Common examples of civil cases are disputes over contract violations and personal injury claims filed after auto accidents, explains the American Bar Association. Family law cases involving divorce, child custody or child support are also civil suits.
A private citizen, federal agency or business entity may pursue a civil case if another private party is accused of infringing upon its constitutional rights or violating legal statutes, according to the Federal Judicial Center. In general, a civil case is a private complaint that accuses a person or organization of failing to uphold a legal obligation or exercising more authority than existing law allows. Civil cases are tried in state and federal circuits, but unlike criminal cases, they do not involve acts viewed as harmful crimes against society at large.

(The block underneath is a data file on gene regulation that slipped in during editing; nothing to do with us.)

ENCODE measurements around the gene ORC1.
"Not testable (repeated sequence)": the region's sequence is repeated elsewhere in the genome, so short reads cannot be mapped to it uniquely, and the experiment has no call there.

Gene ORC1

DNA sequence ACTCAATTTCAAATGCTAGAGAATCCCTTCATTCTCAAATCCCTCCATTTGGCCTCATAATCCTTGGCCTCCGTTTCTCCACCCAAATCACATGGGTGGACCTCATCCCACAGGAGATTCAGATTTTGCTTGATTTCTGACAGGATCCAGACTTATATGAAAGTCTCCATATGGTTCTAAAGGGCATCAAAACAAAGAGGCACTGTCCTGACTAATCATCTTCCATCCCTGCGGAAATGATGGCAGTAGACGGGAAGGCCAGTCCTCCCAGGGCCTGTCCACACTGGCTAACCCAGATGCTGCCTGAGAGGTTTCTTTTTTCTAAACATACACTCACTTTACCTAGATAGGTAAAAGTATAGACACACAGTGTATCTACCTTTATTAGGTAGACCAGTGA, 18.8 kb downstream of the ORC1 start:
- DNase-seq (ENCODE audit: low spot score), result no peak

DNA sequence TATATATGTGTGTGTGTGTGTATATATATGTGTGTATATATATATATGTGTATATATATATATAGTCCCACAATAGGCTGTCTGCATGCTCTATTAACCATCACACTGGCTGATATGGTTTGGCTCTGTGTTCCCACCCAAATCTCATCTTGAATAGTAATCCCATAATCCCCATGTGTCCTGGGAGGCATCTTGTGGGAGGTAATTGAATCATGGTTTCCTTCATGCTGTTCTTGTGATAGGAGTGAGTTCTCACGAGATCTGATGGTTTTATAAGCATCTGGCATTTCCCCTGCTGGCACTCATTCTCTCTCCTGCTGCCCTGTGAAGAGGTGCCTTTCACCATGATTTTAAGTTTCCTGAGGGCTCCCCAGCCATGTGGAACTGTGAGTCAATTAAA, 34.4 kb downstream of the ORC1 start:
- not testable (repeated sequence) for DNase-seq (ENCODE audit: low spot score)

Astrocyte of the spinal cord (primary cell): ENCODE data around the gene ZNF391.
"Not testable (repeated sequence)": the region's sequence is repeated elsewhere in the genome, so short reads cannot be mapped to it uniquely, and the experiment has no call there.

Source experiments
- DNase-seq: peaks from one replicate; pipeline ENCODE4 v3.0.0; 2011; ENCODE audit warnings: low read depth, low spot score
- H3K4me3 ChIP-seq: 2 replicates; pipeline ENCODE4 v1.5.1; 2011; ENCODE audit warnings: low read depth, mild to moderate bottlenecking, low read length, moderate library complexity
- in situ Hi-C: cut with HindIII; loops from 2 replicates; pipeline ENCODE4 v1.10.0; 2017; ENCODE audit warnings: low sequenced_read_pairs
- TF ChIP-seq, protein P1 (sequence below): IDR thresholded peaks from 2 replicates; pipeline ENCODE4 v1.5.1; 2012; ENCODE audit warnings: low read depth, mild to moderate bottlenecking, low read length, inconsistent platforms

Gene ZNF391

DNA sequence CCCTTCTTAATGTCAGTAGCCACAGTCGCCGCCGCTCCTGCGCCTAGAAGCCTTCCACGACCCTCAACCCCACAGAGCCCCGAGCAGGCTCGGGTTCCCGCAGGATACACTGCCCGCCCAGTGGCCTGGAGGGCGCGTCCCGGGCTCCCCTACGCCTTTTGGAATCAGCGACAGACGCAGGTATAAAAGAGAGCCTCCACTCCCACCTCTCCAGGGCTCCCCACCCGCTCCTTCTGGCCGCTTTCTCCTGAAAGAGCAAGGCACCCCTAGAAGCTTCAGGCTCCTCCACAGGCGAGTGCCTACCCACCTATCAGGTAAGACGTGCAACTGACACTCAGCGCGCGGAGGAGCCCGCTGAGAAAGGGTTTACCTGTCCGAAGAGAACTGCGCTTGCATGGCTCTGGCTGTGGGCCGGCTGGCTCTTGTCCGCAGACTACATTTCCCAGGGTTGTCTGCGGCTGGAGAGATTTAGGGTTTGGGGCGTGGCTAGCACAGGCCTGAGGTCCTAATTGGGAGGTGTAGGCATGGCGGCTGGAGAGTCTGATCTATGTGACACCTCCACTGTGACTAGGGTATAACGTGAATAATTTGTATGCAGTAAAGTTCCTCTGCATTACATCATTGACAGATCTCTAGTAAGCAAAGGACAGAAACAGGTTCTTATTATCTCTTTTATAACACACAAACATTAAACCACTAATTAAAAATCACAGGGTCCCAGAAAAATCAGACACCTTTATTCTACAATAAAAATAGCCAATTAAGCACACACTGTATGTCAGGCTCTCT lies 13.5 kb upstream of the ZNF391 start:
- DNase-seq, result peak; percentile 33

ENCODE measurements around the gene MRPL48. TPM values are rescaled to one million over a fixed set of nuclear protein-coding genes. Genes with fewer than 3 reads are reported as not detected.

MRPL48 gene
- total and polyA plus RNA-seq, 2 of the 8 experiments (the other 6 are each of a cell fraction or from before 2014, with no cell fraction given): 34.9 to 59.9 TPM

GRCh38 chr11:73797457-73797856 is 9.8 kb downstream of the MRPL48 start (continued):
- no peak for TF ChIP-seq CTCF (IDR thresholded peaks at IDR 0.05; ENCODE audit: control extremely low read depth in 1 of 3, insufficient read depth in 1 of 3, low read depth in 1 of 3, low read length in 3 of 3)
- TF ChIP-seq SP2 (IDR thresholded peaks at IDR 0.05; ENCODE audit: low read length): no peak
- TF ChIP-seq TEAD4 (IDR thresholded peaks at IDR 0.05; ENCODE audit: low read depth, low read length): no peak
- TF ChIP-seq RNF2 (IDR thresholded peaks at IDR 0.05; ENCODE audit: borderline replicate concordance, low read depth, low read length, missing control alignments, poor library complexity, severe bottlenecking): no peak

In civil cases, the plaintiff who initiated the suit often pursues "damages," or compensation for some form of asset loss, notes the Federal Judicial Center. In other cases, the court may order the defendant to fulfill a specific legal obligation. For example, if a manufacturer enters a contract to produce goods for a distributor at a predetermined price, the manufacturer may file a civil complaint if the distributor decides to buy from a competitor to save money. Instead of covering the cost of producing the goods and losing the sale, the manufacturer may ask the court to award an equivalent amount in damages.